It’s feast or famine!
  |  First Published: July 2008

Throughout June, southern bluefin tuna and albacore are still being exposed but it is proving to be either a feast or a famine.

A week before the Queens Birthday weekend, over 120 tuna were brought in, along with albacore up to 25kg. Over the long weekend itself it was as if somebody had turned the tap off! Only nine tuna and about 15 albacore were brought in.

The bluefin tuna run should run continue until at least mid-July, with good reports still coming in from west of Port MacDonnell and Beachport. Fishing throughout July depends largely on the weather conditions, as poor weather will restrict a lot of anglers travelling to Portland – not to mention the ever-increasing fuel prices. There have been reports of fish from 70-130m, but most of the tuna, albacore and dolphinfish have come from the 200-1000m mark and are travelling east along the Continental Shelf.

There has been no lack of baitfish and krill, with one working squid boat saying the water is alive with little squid at night. Most fishers coming back from the Shelf are in awe of the number of tuna seen jumping out of the water chasing these bait fish. Anglers have been trying every lure in their tackle box in an attempt to get these fish to load the reel, but most tuna and albacore are being caught on skirts, Killer Vibes and X-Rap bibbed lures. It is just a matter of changing lure patterns and colours to get the best results.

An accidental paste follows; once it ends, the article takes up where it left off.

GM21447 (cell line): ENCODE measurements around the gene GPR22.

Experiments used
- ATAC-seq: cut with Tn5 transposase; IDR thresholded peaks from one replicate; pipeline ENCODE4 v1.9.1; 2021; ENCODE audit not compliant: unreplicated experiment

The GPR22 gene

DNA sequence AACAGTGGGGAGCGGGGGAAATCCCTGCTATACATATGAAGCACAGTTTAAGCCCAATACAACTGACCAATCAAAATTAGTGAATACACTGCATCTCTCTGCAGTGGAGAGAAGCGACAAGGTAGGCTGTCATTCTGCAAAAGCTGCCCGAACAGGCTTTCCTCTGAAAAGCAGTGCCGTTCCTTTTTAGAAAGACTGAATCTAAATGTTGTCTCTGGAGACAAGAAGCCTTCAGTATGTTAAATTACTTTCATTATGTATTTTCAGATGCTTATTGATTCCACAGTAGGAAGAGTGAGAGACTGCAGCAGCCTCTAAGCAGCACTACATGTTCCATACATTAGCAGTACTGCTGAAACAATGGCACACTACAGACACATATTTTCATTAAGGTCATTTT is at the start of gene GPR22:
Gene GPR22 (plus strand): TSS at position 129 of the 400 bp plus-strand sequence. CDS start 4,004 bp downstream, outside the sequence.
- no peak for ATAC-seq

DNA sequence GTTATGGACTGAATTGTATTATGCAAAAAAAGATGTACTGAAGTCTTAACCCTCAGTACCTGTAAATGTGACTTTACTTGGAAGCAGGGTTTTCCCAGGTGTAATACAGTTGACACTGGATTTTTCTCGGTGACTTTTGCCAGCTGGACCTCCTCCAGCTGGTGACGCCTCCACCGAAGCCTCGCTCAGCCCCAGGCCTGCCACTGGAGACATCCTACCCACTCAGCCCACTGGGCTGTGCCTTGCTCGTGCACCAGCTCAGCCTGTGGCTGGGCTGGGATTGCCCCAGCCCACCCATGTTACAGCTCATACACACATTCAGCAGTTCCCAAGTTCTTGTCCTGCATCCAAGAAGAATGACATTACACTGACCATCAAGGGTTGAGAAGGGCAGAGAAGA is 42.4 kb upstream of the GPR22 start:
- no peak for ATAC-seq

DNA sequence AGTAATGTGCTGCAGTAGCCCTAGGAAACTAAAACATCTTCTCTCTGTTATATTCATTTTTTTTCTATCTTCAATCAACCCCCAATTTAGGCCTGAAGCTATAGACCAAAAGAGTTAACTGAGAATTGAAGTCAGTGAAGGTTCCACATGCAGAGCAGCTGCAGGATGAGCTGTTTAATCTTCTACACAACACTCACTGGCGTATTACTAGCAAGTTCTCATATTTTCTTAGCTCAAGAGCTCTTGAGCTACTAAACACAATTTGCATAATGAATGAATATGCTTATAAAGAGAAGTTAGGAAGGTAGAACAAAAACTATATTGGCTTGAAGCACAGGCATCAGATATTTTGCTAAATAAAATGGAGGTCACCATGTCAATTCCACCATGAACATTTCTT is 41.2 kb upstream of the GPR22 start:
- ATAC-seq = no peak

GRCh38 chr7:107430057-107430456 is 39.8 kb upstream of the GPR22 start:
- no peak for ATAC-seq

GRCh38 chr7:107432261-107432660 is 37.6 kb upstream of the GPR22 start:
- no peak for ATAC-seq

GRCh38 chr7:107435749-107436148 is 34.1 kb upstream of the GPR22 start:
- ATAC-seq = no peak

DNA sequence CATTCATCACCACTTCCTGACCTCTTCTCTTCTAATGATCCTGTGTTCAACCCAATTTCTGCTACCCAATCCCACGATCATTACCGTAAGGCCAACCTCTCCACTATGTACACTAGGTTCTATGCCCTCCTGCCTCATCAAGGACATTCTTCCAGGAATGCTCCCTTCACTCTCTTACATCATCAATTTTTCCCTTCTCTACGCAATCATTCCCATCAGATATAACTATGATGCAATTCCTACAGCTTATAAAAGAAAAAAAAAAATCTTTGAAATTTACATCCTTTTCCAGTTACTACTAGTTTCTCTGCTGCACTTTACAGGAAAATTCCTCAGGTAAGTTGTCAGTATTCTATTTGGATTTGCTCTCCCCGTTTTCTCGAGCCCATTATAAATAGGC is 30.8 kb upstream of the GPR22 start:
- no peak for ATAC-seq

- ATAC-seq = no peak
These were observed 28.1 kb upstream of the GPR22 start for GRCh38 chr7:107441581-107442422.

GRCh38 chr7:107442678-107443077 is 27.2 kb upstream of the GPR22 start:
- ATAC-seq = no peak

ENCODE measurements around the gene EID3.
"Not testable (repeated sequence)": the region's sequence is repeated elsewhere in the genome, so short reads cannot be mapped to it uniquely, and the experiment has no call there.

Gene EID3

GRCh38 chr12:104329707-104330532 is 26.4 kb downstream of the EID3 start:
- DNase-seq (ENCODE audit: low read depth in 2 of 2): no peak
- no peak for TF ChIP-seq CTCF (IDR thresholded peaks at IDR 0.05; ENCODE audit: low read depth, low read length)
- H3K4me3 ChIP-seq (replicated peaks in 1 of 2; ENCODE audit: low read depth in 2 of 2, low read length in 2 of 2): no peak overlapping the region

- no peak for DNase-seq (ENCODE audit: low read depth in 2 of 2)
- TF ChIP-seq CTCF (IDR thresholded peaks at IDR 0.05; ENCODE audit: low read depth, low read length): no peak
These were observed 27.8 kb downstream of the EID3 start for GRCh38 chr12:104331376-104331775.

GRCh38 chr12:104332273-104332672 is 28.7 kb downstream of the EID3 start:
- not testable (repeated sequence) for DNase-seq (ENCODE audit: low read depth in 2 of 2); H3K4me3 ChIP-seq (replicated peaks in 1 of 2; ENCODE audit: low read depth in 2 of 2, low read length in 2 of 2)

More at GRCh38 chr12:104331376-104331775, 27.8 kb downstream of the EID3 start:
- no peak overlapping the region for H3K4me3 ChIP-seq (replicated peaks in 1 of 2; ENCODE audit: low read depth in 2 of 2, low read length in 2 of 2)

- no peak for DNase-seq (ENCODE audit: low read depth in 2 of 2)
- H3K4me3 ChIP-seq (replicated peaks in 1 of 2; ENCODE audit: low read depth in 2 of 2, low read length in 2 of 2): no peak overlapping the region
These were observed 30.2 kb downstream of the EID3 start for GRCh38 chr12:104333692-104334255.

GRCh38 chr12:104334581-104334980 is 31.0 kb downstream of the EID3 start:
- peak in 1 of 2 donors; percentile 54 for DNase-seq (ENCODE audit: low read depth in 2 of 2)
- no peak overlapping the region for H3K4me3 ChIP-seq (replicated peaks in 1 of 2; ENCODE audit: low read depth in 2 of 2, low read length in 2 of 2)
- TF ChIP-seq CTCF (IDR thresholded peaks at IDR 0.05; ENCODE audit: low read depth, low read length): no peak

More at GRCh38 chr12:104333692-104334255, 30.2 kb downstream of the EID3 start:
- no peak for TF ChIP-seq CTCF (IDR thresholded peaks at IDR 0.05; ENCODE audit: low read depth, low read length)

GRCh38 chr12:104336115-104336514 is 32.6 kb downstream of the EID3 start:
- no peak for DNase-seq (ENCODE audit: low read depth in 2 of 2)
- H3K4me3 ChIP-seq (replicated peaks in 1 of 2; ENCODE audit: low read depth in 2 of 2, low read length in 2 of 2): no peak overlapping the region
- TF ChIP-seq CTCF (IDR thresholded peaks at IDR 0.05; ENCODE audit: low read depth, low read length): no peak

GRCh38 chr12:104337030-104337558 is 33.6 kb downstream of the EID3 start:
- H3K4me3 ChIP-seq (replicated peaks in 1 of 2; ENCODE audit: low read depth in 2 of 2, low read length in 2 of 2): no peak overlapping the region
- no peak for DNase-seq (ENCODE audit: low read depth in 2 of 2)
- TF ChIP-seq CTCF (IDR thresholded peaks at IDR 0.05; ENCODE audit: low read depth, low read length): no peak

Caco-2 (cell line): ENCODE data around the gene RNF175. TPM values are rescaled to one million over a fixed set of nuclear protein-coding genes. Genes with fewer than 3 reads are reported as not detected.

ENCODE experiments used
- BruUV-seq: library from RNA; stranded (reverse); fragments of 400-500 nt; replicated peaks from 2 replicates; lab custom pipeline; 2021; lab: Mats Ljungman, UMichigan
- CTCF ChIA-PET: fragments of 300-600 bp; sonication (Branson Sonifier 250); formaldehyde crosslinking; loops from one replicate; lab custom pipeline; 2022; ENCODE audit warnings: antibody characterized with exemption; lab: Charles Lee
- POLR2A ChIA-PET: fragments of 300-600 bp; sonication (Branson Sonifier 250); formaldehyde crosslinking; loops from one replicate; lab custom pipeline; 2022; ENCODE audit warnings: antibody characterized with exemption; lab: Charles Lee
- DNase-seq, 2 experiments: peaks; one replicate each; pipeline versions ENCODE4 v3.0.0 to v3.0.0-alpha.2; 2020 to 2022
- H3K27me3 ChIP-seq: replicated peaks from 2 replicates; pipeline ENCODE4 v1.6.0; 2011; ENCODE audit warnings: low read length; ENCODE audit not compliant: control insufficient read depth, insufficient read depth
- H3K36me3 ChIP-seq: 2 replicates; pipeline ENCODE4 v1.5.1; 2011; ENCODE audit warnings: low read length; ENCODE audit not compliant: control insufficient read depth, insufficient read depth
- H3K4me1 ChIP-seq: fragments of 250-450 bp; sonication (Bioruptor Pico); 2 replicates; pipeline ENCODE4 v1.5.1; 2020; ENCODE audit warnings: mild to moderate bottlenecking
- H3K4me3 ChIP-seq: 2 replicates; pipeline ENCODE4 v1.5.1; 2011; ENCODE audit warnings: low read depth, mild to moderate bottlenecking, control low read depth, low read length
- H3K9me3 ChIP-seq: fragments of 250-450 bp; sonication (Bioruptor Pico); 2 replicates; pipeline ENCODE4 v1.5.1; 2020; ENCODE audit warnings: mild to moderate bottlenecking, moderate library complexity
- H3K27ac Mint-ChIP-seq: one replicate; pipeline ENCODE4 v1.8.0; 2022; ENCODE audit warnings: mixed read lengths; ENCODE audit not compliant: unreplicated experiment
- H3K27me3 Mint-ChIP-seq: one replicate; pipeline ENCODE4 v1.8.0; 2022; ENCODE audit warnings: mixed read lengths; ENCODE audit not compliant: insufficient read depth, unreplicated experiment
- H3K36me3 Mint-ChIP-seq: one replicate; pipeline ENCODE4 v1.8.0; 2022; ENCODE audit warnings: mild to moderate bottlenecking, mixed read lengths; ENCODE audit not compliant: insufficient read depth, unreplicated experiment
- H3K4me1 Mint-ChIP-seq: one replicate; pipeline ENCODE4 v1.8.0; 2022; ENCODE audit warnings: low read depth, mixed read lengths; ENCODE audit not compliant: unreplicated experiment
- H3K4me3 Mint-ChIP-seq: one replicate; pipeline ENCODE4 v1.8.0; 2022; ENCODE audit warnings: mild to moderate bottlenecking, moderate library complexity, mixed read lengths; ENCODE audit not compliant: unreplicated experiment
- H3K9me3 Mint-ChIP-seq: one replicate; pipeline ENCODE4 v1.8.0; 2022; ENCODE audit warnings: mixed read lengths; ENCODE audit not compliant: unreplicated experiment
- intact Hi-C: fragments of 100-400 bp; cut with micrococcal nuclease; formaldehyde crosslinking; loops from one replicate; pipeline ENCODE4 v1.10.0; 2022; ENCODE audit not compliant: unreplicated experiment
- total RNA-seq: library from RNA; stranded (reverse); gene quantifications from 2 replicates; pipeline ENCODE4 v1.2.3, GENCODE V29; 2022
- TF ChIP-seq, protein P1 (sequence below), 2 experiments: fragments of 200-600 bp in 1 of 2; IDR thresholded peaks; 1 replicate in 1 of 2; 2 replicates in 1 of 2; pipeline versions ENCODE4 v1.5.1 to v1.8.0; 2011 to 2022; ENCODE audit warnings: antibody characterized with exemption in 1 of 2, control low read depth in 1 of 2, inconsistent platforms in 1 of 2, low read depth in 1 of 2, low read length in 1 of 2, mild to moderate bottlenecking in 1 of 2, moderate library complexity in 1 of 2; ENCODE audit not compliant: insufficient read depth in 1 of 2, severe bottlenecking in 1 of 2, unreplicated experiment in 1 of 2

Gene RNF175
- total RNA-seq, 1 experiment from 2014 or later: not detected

Charter operators in the area have been suffering the same inconsistency as the rest of us. Amongst the most successful have been Wayne of Sharkmen Charters and the new kid on the block, Phil Daffy of Game On Charters. Hopefully July will see a lot more tuna and albacore coming into the cleaning tables for those putting in the time and effort.

While out tuna fishing some anglers have been taking a break and having a go at bottom bouncing. They have been coming in with good catches of blue eye trevalla and hapuka.

Other fish species are mostly coming in from 50-100m of water either off Cape Bridgwater or Cape Nelson Lighthouse. Species caught have included snapper, gummy shark, morwong, queen morwong, coral perch, flathead and, in close, whiting and snook.

Over at the North Shore, gummy sharks and school sharks have been coming in from between the Surrey and Fitzroy rivers for those boaties after something different.

Land-based anglers fishing off North Shore have caught trevally, whiting and the odd snapper.

Fishing at the Lee Breakwater has been quiet, which is normal for this time of year. Only the odd snapper and whiting have been caught.

In and around the Harbour there have been catches of trevally, mullet and whiting, while black bream are coming from the canal.

If you’re thinking of heading down this way give the boys at Portland Bait & Tackle a call to get the latest on fishing techniques, locations and species. We are open 7 days a week from 7am to 7pm. Our number is 03 5523 5213.



During breaks in the tuna action, some anglers have been having a go at bottom fishing and coming up with great fish like this 8kg blue-eye trevalla.


This crew from Melbourne were happy with their catch of tuna. The tuna are still there, but on some days the fishing can be hit and miss.

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